Question 3) What is the top issue facing Hawai’i County?
18% – Homeless/Mental Illness
15% – High Cost of Living
15% – Roads/Infrastructure
11% – Thirty Meter Telescope
9% – Agriculture
9% – Mass Transit
6% – Pesticides and Herbicide Usage
5% – Tourism
5% – All cesspool changing to septic
4% – Setback from Sea-level rise
3% – Other
We’ll discuss the top four issues. Homeless/mental illness has been an issue for the last several years. The County of Hawai’i is pushing the Kukuiola emergency homeless shelter as a result of the issue. Governor David Ige created an Emergency Proclamation, across the state, in regard to the homeless that would ease the permitting process, among other things. There is a need to implement plans to assist those on the street, or to strengthen laws.
High cost of living: basically, minimum wage in Hawai’i is $11.50 per/hrs, in Hawai’i County, in order to make a decent living in a two-bedroom apartment the wage would need to be $22.50 per/hrs. The first issue compliments the second one fairly well: a high cost of living with high taxes, an unfair business environment with regulations, and housing markets holding as second homes or short-term rental units, and the Jones Act have continued to raise the price of paradise.
Roads/infrastructure: the County of Hawai’i raised the General Excise Tax for transportation by a quarter percent in 2018, and raised it by another quarter in January 2020. The County of Hawai’i has a $500 million operating budget. Millions come from the Transient Accommodations Tax which is the ‘Hotel Tax’. Many speculate that the counties do not receive their fair share in the hotel tax, which would help fund capital improvement projects.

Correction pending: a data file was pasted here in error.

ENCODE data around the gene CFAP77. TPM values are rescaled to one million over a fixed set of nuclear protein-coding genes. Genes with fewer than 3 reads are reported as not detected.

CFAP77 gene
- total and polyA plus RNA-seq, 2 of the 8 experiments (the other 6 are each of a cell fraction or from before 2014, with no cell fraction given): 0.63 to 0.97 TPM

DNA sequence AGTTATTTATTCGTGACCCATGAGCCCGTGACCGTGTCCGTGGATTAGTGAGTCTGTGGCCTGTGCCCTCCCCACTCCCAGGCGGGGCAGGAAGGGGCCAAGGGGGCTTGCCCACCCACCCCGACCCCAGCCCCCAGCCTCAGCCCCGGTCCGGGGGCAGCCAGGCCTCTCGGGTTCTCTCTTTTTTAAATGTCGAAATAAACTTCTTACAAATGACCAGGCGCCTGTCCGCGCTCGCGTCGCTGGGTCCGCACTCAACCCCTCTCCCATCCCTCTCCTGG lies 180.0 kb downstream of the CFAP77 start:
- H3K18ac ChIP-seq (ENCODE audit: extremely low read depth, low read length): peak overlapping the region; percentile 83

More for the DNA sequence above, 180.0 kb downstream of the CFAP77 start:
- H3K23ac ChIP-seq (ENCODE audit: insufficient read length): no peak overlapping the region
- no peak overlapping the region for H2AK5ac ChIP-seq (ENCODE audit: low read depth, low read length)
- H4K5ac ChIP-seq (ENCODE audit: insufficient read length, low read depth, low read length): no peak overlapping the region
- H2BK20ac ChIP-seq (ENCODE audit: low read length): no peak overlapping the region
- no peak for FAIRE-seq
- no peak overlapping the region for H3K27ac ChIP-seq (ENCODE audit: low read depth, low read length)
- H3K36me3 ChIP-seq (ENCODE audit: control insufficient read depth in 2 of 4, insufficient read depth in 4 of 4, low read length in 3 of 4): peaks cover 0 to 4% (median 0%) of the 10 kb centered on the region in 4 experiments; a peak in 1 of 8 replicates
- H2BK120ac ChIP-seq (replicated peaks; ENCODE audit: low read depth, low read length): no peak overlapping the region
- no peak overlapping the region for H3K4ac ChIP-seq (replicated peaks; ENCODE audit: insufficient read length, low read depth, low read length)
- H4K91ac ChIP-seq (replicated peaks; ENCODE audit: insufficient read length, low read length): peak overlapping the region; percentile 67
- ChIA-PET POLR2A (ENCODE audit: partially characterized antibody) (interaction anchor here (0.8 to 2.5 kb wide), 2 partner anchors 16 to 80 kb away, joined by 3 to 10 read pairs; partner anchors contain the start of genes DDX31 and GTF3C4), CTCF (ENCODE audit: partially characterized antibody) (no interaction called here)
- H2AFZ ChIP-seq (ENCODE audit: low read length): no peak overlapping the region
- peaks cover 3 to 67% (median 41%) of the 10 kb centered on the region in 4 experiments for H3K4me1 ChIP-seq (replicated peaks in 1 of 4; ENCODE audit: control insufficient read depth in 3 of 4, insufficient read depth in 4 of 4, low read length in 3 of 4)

Thirty Meter Telescope: there are two issues that came out of 2019: Homelessness; and the activist on Mauna Kea protesting/protecting the Thirty Meter Telescope by way of obstructing and blocking the access road to the summit. At this time, there is little headway, which brings us to the 4th question.
Question 4) Would you vote for a candidate even though he/she would be supportive of Thirty MeterTelescope?
41.5% – Yes
24.4% – No
34.1% – Undecided
We tried to gain an understanding of how the Thirty Meter Telescope issue will play a role in the 2020 election. The “Yes” answer saw 41.5%, however, as the elections get closer it will be interesting to see the 34.1% of undecided voters affect the election.
Question 5) If we had a mock election right now, who would you likely vote for Mayor in 2020?
43.9% – Undecided
17.1% – Grayden Ha’i-Kelly
12.2% – Mitch Roth
9.8% – Ikaika Marzo (Undeclared)
7.3% – Other
3.9% – Bob Fitzgerald
2.9% – Tante Urban
2.9% – Harry Kim (Undeclared)
0% – Sadegh Abolghassem
0% – Mike Ruggles
0% – Wendell Ka’ehu’ae’a
There are a lot of unknowns in the highest office of the County, with 43.9% of voters undecided. Grayden Ha’i-Kelly, at the time of conducting this poll, had hit 17.1%, however, the presumed front runner of the race is Mitch Roth. A new addition to the field is Ikaika Marzo, who had built Pu’u Honua O Puna, a hub for information and resources for those affected by the lava flow in 2018. There are a lot of unknown’s in this race thus far.